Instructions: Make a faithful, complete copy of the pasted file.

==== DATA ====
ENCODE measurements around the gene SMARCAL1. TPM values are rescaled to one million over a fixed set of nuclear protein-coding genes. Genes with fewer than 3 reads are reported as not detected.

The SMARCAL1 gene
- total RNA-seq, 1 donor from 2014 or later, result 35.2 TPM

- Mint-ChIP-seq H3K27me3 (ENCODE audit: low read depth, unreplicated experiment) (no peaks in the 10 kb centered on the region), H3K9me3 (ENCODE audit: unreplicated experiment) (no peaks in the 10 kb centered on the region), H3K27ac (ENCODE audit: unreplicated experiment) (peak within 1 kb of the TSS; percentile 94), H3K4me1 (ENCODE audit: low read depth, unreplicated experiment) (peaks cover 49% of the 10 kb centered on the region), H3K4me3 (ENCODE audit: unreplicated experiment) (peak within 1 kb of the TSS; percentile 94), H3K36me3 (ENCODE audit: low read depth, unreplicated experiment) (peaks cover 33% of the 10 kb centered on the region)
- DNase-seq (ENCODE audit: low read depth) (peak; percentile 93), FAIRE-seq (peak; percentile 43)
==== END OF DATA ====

ENCODE measurements around the gene SMARCAL1. TPM values are rescaled to one million over a fixed set of nuclear protein-coding genes. Genes with fewer than 3 reads are reported as not detected.

The SMARCAL1 gene
- total RNA-seq, 1 donor from 2014 or later, result 35.2 TPM

- Mint-ChIP-seq H3K27me3 (ENCODE audit: low read depth, unreplicated experiment) (no peaks in the 10 kb centered on the region), H3K9me3 (ENCODE audit: unreplicated experiment) (no peaks in the 10 kb centered on the region), H3K27ac (ENCODE audit: unreplicated experiment) (peak within 1 kb of the TSS; percentile 94), H3K4me1 (ENCODE audit: low read depth, unreplicated experiment) (peaks cover 49% of the 10 kb centered on the region), H3K4me3 (ENCODE audit: unreplicated experiment) (peak within 1 kb of the TSS; percentile 94), H3K36me3 (ENCODE audit: low read depth, unreplicated experiment) (peaks cover 33% of the 10 kb centered on the region)
- DNase-seq (ENCODE audit: low read depth) (peak; percentile 93), FAIRE-seq (peak; percentile 43)